Amit Shah defending Maya Kodnani comes as no surprise

15 years since the February 28, 2002 massacre in Ahmedabad, the twist in the story portends tumultuous times ahead.

 |  5-minute read |   18-09-2017
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BJP national president Amit Shah has deposed before a Gujarat court in Ahmedabad on Monday, September 18, and backed accused Maya Kodnani's claim that she was in fact not present in Naroda Gam till 11am of February 28, 2002, when 11 Muslims were killed in the statewide riots that shook Gujarat in 2002.

Kodnani, a former Gujarat minister, was a BJP leader. She has been convicted in 2012 in the Naroda Patiya massacre, which occurred within a few kilometres of Naroda Gam on the same day, and was awarded a sentence of 28 years in prison.

Kodnani had pleaded that she was in the state assembly and then at the Sola Civil Hospital in Ahmedabad till 11am, where she met Amit Shah, then an MLA of Gujarat state assembly, when the riots were taking place. Shah backed her claim saying: "She was inside the state assembly at 8.30 am... and then I left for Sola Hospital as it was in my constituency. I reached there between 9.30am to 9.45am and met Maya Kodnani there."

Shah was asked to depose personally or send a lawyer by the trial court judge, and Kodnani had also asked for a few days to "locate" Shah's address/whereabouts, as she claimed they were not in touch. It must be remembered that Kodnani is out on bail in the Naroda Patiya massacre case, in which 97 Muslims were killed by a riotous Hindu mob, citing her "failing health".

Shah has said that he doesn't know where Kodnani went post 11am, when he last saw her that day, but his testimony gives alibi to Kodnani even in the Naroda Patiya case, for which she has been convicted. Kodnani was the minister for women and child development of Gujarat when the riots happened in 2002, and she was also a trained gynaecologist, who saw patients at the Sola Civil Hospital. Kodnani is one among 70 people facing trial in the Naroda Gam massacre.

Journalist Rana Ayyub in her book Gujarat Files recounts a correspondence with Kodnani, which actually checks out today's testimony by Shah, and what Kodnani has been saying. Ayyub has tweeted:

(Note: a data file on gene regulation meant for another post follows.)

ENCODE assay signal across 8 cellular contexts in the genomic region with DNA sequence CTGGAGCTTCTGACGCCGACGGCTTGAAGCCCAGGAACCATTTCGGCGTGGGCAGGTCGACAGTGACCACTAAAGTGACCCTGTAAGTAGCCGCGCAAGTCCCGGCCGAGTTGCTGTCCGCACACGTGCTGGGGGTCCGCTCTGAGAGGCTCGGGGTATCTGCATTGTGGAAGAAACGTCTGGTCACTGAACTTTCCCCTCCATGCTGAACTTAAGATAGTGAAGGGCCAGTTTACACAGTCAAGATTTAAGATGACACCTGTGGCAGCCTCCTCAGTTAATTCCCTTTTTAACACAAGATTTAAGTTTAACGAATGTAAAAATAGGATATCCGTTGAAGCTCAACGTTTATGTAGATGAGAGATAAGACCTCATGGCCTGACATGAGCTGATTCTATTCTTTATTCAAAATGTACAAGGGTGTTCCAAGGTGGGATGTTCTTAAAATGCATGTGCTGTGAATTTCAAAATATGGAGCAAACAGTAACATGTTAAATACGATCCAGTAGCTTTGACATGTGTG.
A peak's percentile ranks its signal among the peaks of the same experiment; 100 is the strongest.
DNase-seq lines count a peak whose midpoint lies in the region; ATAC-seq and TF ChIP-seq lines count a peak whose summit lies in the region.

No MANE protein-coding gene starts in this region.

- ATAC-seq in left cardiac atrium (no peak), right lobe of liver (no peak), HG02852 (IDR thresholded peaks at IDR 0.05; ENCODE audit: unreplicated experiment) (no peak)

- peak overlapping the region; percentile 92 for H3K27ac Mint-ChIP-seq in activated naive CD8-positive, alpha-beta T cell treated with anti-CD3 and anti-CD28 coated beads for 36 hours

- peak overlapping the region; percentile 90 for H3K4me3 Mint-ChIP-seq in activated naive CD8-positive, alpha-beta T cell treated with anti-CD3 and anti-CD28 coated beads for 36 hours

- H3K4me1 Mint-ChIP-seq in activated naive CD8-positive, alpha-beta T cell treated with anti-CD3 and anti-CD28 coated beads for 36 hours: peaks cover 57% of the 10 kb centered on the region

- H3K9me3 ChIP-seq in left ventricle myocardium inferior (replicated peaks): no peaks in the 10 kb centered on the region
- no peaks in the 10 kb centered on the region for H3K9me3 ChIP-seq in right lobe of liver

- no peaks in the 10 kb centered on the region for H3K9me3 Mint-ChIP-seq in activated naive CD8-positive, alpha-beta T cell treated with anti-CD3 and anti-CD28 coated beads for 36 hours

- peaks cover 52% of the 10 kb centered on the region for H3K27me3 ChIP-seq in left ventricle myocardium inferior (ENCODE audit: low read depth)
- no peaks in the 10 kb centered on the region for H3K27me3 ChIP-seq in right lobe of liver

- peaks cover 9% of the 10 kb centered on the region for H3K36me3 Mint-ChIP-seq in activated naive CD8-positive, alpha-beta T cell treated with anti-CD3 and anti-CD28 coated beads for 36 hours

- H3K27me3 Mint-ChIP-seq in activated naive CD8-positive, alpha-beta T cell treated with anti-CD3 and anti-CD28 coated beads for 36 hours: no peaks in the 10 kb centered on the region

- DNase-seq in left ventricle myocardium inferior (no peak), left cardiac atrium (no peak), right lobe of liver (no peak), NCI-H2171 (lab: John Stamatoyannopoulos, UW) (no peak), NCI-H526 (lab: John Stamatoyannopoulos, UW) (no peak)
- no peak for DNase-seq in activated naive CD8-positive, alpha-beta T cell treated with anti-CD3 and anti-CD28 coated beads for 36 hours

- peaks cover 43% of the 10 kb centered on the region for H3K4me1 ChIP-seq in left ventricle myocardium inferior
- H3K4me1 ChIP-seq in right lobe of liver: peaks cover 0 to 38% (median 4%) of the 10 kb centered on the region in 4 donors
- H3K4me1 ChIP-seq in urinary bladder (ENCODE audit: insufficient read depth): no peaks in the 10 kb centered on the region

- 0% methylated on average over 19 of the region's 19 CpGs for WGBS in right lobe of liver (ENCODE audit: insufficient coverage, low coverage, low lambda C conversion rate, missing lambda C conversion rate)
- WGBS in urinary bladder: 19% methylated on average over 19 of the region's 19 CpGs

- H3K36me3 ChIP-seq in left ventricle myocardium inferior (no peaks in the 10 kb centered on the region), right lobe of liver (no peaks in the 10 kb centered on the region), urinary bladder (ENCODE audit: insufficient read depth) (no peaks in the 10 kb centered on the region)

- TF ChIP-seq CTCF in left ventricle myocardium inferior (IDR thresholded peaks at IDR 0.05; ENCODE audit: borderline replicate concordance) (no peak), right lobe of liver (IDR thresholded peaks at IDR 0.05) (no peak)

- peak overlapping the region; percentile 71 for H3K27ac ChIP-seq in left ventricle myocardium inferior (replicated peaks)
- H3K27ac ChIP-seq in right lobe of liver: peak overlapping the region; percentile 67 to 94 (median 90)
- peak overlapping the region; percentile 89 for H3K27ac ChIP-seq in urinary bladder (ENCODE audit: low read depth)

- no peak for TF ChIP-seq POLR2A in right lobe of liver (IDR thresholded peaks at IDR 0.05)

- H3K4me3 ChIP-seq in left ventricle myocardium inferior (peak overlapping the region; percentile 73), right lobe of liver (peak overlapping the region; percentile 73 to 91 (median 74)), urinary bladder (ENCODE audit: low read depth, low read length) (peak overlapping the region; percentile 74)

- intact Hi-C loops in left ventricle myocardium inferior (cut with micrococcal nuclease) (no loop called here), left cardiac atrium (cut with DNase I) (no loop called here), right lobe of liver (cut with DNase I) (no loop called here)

However, many are seeing Shah's testimony as his party's firm backing of the Hindu hardliners and leaders associated with the 2002 riots, perhaps in a bid to appear firm and unwavering in their Hindutva agenda in the upcoming Gujarat Assembly polls, which are due in just three months.

It must be noted that others associated with alleged "Hindu terrorism" too have been granted bail, or have been set free, ever since the Narendra Modi government has come to occupy power in the Centre. Cases in point are Lt Col Shrikant Prasad, Purohit, Sadhvi Pragya Thakur, Swami Assemanand, et al, who are being welcomed back in society after spending years in jail, stung by "saffron terror".

It remains to be seen what's the ultimate impact of Amit Shah's high-profile deposing before the court in the case of Kodnani, who's out on bail, but is suffering a 28-year imprisonment sentencing in the other - Naroda Patiya - case. The reaction to Shah's deposition has been varied, ranging from outrage to raised eyebrows at the man opening his mouth 15 years since the riots.

It must be asked why Shah never said a word about Kodnani's presence at the civil hospital any time before this. A possible answer could be that he was never formally asked. That said, Shah's testimony will surely give direction to Kodnani's fate in the Naroda Gam massacre case, though if that will impact any of the others, we can't be sure of.

Moreover, how Shah's testimony will play out in the upcoming Gujarat elections, and whether Kodnani's instance would be used as case of false accusation and victimisation, remains to be seen. We can expect high-octane emotional plea from the BJP, in case Kodnani is acquitted in the Naroda Gam case before the Gujarat Assembly polls.

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